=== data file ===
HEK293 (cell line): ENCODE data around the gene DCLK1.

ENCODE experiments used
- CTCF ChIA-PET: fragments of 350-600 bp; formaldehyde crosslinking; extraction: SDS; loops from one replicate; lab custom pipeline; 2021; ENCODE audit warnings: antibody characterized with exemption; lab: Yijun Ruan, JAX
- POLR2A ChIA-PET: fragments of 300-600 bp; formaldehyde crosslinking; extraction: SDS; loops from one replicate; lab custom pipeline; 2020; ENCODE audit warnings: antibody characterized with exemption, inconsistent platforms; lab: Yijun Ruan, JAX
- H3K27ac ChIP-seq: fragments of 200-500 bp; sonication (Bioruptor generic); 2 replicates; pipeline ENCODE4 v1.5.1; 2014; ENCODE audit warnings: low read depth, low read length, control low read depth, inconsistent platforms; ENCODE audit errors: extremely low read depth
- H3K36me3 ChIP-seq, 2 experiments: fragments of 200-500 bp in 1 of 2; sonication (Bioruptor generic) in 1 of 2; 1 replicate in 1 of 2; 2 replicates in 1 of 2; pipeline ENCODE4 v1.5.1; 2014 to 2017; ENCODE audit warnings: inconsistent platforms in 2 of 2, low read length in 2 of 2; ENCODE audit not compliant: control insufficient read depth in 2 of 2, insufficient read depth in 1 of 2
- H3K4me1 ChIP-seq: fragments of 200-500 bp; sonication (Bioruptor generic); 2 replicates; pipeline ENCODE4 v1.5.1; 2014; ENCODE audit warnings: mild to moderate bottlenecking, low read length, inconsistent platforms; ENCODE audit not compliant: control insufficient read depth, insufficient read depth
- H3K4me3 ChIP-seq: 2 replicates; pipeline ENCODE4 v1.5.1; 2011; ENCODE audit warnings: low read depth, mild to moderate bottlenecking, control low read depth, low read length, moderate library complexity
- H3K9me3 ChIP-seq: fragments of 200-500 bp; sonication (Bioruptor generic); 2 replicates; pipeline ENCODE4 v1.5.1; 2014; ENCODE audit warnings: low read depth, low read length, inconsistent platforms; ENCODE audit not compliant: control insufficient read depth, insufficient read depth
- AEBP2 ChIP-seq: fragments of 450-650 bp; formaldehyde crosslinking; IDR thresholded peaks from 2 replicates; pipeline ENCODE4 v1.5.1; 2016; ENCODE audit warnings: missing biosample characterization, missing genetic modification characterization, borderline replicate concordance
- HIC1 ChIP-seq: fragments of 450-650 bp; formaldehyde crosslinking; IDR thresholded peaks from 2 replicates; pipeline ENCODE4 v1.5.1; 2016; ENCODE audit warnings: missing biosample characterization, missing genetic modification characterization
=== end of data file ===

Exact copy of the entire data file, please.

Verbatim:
HEK293 (cell line): ENCODE data around the gene DCLK1.

ENCODE experiments used
- CTCF ChIA-PET: fragments of 350-600 bp; formaldehyde crosslinking; extraction: SDS; loops from one replicate; lab custom pipeline; 2021; ENCODE audit warnings: antibody characterized with exemption; lab: Yijun Ruan, JAX
- POLR2A ChIA-PET: fragments of 300-600 bp; formaldehyde crosslinking; extraction: SDS; loops from one replicate; lab custom pipeline; 2020; ENCODE audit warnings: antibody characterized with exemption, inconsistent platforms; lab: Yijun Ruan, JAX
- H3K27ac ChIP-seq: fragments of 200-500 bp; sonication (Bioruptor generic); 2 replicates; pipeline ENCODE4 v1.5.1; 2014; ENCODE audit warnings: low read depth, low read length, control low read depth, inconsistent platforms; ENCODE audit errors: extremely low read depth
- H3K36me3 ChIP-seq, 2 experiments: fragments of 200-500 bp in 1 of 2; sonication (Bioruptor generic) in 1 of 2; 1 replicate in 1 of 2; 2 replicates in 1 of 2; pipeline ENCODE4 v1.5.1; 2014 to 2017; ENCODE audit warnings: inconsistent platforms in 2 of 2, low read length in 2 of 2; ENCODE audit not compliant: control insufficient read depth in 2 of 2, insufficient read depth in 1 of 2
- H3K4me1 ChIP-seq: fragments of 200-500 bp; sonication (Bioruptor generic); 2 replicates; pipeline ENCODE4 v1.5.1; 2014; ENCODE audit warnings: mild to moderate bottlenecking, low read length, inconsistent platforms; ENCODE audit not compliant: control insufficient read depth, insufficient read depth
- H3K4me3 ChIP-seq: 2 replicates; pipeline ENCODE4 v1.5.1; 2011; ENCODE audit warnings: low read depth, mild to moderate bottlenecking, control low read depth, low read length, moderate library complexity
- H3K9me3 ChIP-seq: fragments of 200-500 bp; sonication (Bioruptor generic); 2 replicates; pipeline ENCODE4 v1.5.1; 2014; ENCODE audit warnings: low read depth, low read length, inconsistent platforms; ENCODE audit not compliant: control insufficient read depth, insufficient read depth
- AEBP2 ChIP-seq: fragments of 450-650 bp; formaldehyde crosslinking; IDR thresholded peaks from 2 replicates; pipeline ENCODE4 v1.5.1; 2016; ENCODE audit warnings: missing biosample characterization, missing genetic modification characterization, borderline replicate concordance
- HIC1 ChIP-seq: fragments of 450-650 bp; formaldehyde crosslinking; IDR thresholded peaks from 2 replicates; pipeline ENCODE4 v1.5.1; 2016; ENCODE audit warnings: missing biosample characterization, missing genetic modification characterization